In November last year (2017) I finished an assignment for Uni and some large work, and promised myself I would read some books over summer. As I started to compose this review, I surprised myself... I did read some books. All very different.
I'm better at listening to podcasts than reading books, and I heard about this book listening to ABC's Conversations with Richard Fidler. Conversations draws you deeper into the life story of someone you may, or may not, have heard about - someone who has seen and done amazing things. I listened to the interview with Shankari Chandran, and learnt that she had written this novel. The promo for this podcast said this
Shankari studied law, and worked in one the worlds largest law firms, and set up that firms human rights law division. She had been involved in some of the era's largest and more complex human rights cases. With her growing up around medicine, and experience of law and international human rights concerns, she wrote this novel. The novel is set in a post-apocalyptic dystopia in 2040, after an ebola pandemic and wars have destroyed the world.
This is not my usual choice of reading material - but I was engaged. I felt Chandran took me to a new understanding of global politics and how science can be used for good or not. each new theme opened my eyes to some possible reality.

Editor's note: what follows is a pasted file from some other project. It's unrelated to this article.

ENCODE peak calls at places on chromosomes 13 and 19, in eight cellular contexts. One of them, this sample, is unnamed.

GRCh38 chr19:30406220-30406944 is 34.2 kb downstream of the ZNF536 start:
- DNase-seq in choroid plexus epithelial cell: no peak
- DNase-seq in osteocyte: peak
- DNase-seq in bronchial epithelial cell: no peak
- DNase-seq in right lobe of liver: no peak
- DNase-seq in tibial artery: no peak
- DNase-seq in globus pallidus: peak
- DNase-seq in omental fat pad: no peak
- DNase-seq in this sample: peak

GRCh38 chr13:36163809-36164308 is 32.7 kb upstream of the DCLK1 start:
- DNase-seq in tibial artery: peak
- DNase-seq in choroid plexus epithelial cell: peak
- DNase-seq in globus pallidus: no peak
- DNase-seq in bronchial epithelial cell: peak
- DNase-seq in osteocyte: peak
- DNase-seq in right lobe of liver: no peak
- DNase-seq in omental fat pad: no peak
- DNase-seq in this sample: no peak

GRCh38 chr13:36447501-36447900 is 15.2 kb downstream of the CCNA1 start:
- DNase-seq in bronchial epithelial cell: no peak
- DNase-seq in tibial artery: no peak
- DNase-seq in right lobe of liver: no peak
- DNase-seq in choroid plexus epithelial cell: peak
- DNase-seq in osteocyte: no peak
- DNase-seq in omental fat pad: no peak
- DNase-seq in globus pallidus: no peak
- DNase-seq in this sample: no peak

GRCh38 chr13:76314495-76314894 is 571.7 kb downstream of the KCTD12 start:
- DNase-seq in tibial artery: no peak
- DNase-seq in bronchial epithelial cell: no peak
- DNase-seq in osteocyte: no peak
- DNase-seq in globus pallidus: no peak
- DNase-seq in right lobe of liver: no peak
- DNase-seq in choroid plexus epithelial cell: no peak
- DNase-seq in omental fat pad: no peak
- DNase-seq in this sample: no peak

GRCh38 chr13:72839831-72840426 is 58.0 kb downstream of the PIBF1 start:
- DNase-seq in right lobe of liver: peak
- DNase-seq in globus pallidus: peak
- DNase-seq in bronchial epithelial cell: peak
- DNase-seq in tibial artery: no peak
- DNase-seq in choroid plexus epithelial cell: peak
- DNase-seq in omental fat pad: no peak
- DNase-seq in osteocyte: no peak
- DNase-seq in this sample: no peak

Helen Garner writes novels, stories, screenplays and works of non-fiction. In 2006 she received the inaugural Melbourne Prize for Literature, and in 2016 she won the prestigious Windham–Campbell Prize for non-fiction and the Western Australian Premier’s Book Award. Her most recent book, won the 2017 Indie Book Award for Non-Fiction.In the Spare Room, Helen tells us of when her long time friend, who lives in a different city, moves in with her while she is accessing an alternative cancer treatment centre in her final months. It's a lovely story of love and anguish, generosity and pain, family and community. I was really touched by this story.
This next book was one I got for Christmas. Having previously read the Little Coffee Shop of Kabul, I thought I'd like this one too. However, I felt this was a bit light on.
The Zanzibar Wife is a bewitching novel of clashing cultures and conflicting beliefs, of secrets and revelations, of mystery and magic, by the author of the international bestseller The Little Coffee Shop of Kabul. Set both in Oman and on the Tanzanian island of Zanzibar, The Zanzibar Wife is the story of three different women, each at a turning point in her life . . .
For me, it was a little fanciful and fake, but still I allowed the descriptions of the marketplaces, villages and flavours of Oman and Zanzibar to transport me to a foreign place. It was a easy read.
I have two more reviews to write, but a different post will follow, as they are for my Japanese Literature Challenge, which I have again really enjoyed!Now, as I'm writing this, I realise that I haven't got something in my kindle for the next read. I do have a hard copy of 'the First Casualty' by Peter Greste which is described as...
Extremely timely, enlightening and passionate, The First Casualty is foreign correspondent Peter Greste’s first-hand account of how the war on journalism has spread from the battlefields of the Middle East to the governments of the WestSo here's to the next month of reading...